It contributes to thyroid hormone metabolism and DNA synthesis, and it helps protect against oxidative damage and infection, according to the United States (U.S.) Office of Dietary Supplements.
It is present in human tissue, mostly in skeletal muscle.
Dietary sources are varied. They include Brazil nuts, seafood, and meats.
The amount of selenium in food often depends on the selenium concentration of the soil and water where farmers grew or raised the food.
Fast facts on selenium
Here are some key points about selenium. More detail is in the main article.
- Selenium is a mineral that plays a role in many bodily functions.
- It may protect against cancer, thyroid problems, cognitive decline, and asthma, but more research is needed.
- Brazil nuts, some fish, brown rice, and eggs are good sources.
- The best source of nutrients is food. Any supplement use should first be discussed with a doctor.
- Cardiovascular disease: According to the Office for Dietary Supplements, selenoproteins can protect against cardiovascular disease, because they prevent the oxidative modification of lipids, or fats, in the body.This reduces inflammation and prevents the buildup of platelets.However, clinical evidence does not support the use of selenium supplements for this purpose.Cognitive decline: Selenium’s antioxidant activity may help reduce the risk of cognitive, or mental, decline, as people get older.Evidence from studies is mixed, however, and selenium supplements are not yet prescribed for people at risk of diseases such as Alzheimer’s, although it may have a role in prevention that is still under investigation.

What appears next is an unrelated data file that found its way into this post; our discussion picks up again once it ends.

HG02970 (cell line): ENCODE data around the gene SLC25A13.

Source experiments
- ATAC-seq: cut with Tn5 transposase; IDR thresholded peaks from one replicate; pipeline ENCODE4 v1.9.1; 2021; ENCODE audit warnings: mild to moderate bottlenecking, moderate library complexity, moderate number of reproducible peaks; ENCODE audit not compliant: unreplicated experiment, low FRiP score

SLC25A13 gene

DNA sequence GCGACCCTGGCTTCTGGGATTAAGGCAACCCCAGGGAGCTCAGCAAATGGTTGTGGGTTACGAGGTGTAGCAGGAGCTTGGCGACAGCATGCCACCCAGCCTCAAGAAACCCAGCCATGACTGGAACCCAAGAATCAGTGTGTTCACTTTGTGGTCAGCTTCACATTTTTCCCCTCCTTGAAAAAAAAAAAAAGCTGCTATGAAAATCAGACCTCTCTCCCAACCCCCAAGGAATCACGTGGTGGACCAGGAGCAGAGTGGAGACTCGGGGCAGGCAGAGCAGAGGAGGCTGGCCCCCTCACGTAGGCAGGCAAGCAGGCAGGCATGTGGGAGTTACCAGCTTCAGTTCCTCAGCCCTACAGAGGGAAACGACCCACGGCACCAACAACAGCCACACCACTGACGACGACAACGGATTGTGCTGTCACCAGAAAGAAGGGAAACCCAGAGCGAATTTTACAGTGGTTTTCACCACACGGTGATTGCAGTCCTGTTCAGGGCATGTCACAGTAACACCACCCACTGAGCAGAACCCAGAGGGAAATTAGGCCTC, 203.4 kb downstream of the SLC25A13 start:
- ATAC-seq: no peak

Thyroid disorders: Selenium has an important role in producing and metabolizing thyroid hormone.
There is some evidence that women with higher selenium levels have fewer thyroid problems, but this has not been proven for men, and other studies have produced mixed results.
More studies are under way to decide whether selenium supplements might support thyroid health.
Cancer: The role played by selenium in DNA repair and other functions may mean that is can help prevent cancer. However, studies have produced mixed results.
The U.S. Food and Drug Administration (FDA) concluded in 2003:
“Some scientific evidence suggests that consumption of selenium may reduce the risk of certain forms of cancer.”